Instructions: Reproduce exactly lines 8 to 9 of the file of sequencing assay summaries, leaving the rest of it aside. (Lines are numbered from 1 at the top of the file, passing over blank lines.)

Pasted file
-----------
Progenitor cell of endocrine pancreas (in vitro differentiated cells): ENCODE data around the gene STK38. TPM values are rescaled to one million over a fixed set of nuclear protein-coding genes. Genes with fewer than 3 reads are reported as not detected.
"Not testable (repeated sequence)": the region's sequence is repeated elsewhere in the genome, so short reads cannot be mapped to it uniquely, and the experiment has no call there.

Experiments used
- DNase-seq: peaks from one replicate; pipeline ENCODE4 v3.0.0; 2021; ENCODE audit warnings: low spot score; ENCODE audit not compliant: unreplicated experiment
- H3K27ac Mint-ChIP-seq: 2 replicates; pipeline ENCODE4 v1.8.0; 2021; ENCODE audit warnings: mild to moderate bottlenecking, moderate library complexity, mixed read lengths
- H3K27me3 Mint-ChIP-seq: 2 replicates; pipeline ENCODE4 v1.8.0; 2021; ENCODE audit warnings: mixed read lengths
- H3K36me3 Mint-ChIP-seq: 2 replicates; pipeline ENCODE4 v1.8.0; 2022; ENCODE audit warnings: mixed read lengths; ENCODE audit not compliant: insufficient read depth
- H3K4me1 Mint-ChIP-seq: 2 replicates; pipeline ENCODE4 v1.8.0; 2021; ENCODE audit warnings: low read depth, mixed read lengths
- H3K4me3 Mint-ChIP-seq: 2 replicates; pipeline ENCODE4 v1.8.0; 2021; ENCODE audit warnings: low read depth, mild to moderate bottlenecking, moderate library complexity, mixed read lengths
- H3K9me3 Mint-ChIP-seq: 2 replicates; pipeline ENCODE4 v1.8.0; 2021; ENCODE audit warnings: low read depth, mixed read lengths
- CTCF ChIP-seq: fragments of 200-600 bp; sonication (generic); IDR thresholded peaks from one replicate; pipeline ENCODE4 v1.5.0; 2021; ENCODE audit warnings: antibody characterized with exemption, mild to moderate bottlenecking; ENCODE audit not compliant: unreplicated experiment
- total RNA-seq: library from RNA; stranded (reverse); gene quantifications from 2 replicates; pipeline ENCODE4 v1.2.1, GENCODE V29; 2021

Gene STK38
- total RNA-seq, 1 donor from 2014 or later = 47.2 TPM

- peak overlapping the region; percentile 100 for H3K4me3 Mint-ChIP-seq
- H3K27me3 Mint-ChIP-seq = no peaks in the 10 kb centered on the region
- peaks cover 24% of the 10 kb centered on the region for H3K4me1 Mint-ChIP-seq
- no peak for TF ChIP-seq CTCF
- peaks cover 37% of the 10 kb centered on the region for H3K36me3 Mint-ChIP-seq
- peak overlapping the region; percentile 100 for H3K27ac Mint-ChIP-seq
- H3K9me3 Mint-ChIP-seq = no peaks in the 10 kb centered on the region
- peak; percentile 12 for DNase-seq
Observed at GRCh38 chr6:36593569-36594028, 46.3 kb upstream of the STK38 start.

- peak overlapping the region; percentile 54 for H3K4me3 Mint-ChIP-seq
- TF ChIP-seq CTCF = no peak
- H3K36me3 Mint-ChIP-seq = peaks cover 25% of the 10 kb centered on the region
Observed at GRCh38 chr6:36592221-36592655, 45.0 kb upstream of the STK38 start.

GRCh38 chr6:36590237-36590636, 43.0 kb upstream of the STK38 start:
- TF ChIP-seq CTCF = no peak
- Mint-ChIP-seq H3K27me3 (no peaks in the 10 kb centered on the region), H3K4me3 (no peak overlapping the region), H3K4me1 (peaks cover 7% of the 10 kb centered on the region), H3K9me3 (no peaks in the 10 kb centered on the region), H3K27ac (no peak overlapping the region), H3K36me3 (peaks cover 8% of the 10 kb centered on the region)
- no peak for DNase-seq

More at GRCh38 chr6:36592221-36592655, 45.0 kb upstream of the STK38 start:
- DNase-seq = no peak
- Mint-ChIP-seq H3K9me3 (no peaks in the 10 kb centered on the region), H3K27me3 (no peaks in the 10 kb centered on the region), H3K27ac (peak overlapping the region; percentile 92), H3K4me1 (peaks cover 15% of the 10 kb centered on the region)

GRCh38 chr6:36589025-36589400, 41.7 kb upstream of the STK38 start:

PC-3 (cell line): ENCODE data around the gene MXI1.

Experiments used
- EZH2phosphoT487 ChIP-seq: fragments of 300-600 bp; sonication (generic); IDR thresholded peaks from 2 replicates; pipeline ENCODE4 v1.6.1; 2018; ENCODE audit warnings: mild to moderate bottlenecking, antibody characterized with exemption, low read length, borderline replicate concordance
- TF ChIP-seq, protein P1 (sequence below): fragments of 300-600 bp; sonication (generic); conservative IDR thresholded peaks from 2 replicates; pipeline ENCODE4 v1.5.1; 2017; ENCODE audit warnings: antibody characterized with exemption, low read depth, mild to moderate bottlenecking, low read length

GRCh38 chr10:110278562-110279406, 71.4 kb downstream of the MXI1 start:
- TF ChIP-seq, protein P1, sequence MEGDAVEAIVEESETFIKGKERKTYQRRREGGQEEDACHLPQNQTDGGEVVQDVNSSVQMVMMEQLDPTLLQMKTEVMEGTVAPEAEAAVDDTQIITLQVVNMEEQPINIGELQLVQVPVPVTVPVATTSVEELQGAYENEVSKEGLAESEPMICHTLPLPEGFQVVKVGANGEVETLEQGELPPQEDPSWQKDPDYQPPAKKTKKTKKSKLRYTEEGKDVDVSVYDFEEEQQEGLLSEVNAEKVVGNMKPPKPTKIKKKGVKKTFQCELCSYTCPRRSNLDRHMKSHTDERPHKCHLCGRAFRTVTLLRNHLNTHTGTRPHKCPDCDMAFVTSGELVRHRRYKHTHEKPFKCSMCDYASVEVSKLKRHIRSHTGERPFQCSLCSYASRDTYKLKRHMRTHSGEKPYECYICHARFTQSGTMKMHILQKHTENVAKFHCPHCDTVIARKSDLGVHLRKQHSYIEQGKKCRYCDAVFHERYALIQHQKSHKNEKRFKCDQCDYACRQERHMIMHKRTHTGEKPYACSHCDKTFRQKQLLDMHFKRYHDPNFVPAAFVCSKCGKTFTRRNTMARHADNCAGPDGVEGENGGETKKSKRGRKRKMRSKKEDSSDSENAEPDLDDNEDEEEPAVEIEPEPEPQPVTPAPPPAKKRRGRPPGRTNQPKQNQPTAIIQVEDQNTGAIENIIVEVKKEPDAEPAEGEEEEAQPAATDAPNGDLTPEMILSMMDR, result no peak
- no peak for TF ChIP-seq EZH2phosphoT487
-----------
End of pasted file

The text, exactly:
- H3K4me1 Mint-ChIP-seq: 2 replicates; pipeline ENCODE4 v1.8.0; 2021; ENCODE audit warnings: low read depth, mixed read lengths
- H3K4me3 Mint-ChIP-seq: 2 replicates; pipeline ENCODE4 v1.8.0; 2021; ENCODE audit warnings: low read depth, mild to moderate bottlenecking, moderate library complexity, mixed read lengths